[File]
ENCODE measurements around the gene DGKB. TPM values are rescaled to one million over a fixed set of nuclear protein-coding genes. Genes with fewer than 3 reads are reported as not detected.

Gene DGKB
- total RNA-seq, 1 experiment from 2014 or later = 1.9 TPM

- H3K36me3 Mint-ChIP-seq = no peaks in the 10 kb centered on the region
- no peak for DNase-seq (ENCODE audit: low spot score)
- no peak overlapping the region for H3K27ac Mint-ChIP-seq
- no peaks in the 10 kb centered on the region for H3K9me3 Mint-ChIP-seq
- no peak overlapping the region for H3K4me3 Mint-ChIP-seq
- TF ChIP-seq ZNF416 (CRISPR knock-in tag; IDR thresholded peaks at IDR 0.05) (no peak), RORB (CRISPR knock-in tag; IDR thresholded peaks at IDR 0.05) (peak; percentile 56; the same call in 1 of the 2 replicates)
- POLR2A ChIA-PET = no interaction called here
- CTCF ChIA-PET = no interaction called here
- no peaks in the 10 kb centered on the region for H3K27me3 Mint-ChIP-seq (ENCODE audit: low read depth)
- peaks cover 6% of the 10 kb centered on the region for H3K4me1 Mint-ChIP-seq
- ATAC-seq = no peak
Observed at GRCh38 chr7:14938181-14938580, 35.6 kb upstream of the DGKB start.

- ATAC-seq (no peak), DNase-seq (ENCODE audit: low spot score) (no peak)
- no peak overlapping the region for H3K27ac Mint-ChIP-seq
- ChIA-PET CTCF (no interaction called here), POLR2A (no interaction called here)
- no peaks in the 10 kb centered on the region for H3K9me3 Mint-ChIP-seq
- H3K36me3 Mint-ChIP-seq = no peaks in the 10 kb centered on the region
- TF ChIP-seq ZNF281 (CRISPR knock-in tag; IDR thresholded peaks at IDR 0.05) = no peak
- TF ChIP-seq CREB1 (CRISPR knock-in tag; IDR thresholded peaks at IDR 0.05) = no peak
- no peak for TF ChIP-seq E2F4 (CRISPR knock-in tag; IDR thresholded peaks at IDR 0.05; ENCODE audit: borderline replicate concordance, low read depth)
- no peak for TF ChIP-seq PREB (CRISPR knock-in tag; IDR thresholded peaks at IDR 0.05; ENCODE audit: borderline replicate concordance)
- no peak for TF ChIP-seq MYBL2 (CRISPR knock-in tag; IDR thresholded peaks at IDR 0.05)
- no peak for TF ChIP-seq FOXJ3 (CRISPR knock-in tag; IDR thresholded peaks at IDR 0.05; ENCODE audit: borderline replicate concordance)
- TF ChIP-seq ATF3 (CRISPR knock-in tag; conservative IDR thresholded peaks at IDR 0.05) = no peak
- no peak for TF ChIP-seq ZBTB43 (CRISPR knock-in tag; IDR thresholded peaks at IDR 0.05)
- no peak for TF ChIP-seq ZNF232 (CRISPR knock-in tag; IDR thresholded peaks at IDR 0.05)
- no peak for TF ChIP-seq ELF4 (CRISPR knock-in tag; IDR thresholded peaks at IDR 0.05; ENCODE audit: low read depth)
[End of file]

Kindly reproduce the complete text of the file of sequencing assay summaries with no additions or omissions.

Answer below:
ENCODE measurements around the gene DGKB. TPM values are rescaled to one million over a fixed set of nuclear protein-coding genes. Genes with fewer than 3 reads are reported as not detected.

Gene DGKB
- total RNA-seq, 1 experiment from 2014 or later = 1.9 TPM

- H3K36me3 Mint-ChIP-seq = no peaks in the 10 kb centered on the region
- no peak for DNase-seq (ENCODE audit: low spot score)
- no peak overlapping the region for H3K27ac Mint-ChIP-seq
- no peaks in the 10 kb centered on the region for H3K9me3 Mint-ChIP-seq
- no peak overlapping the region for H3K4me3 Mint-ChIP-seq
- TF ChIP-seq ZNF416 (CRISPR knock-in tag; IDR thresholded peaks at IDR 0.05) (no peak), RORB (CRISPR knock-in tag; IDR thresholded peaks at IDR 0.05) (peak; percentile 56; the same call in 1 of the 2 replicates)
- POLR2A ChIA-PET = no interaction called here
- CTCF ChIA-PET = no interaction called here
- no peaks in the 10 kb centered on the region for H3K27me3 Mint-ChIP-seq (ENCODE audit: low read depth)
- peaks cover 6% of the 10 kb centered on the region for H3K4me1 Mint-ChIP-seq
- ATAC-seq = no peak
Observed at GRCh38 chr7:14938181-14938580, 35.6 kb upstream of the DGKB start.

- ATAC-seq (no peak), DNase-seq (ENCODE audit: low spot score) (no peak)
- no peak overlapping the region for H3K27ac Mint-ChIP-seq
- ChIA-PET CTCF (no interaction called here), POLR2A (no interaction called here)
- no peaks in the 10 kb centered on the region for H3K9me3 Mint-ChIP-seq
- H3K36me3 Mint-ChIP-seq = no peaks in the 10 kb centered on the region
- TF ChIP-seq ZNF281 (CRISPR knock-in tag; IDR thresholded peaks at IDR 0.05) = no peak
- TF ChIP-seq CREB1 (CRISPR knock-in tag; IDR thresholded peaks at IDR 0.05) = no peak
- no peak for TF ChIP-seq E2F4 (CRISPR knock-in tag; IDR thresholded peaks at IDR 0.05; ENCODE audit: borderline replicate concordance, low read depth)
- no peak for TF ChIP-seq PREB (CRISPR knock-in tag; IDR thresholded peaks at IDR 0.05; ENCODE audit: borderline replicate concordance)
- no peak for TF ChIP-seq MYBL2 (CRISPR knock-in tag; IDR thresholded peaks at IDR 0.05)
- no peak for TF ChIP-seq FOXJ3 (CRISPR knock-in tag; IDR thresholded peaks at IDR 0.05; ENCODE audit: borderline replicate concordance)
- TF ChIP-seq ATF3 (CRISPR knock-in tag; conservative IDR thresholded peaks at IDR 0.05) = no peak
- no peak for TF ChIP-seq ZBTB43 (CRISPR knock-in tag; IDR thresholded peaks at IDR 0.05)
- no peak for TF ChIP-seq ZNF232 (CRISPR knock-in tag; IDR thresholded peaks at IDR 0.05)
- no peak for TF ChIP-seq ELF4 (CRISPR knock-in tag; IDR thresholded peaks at IDR 0.05; ENCODE audit: low read depth)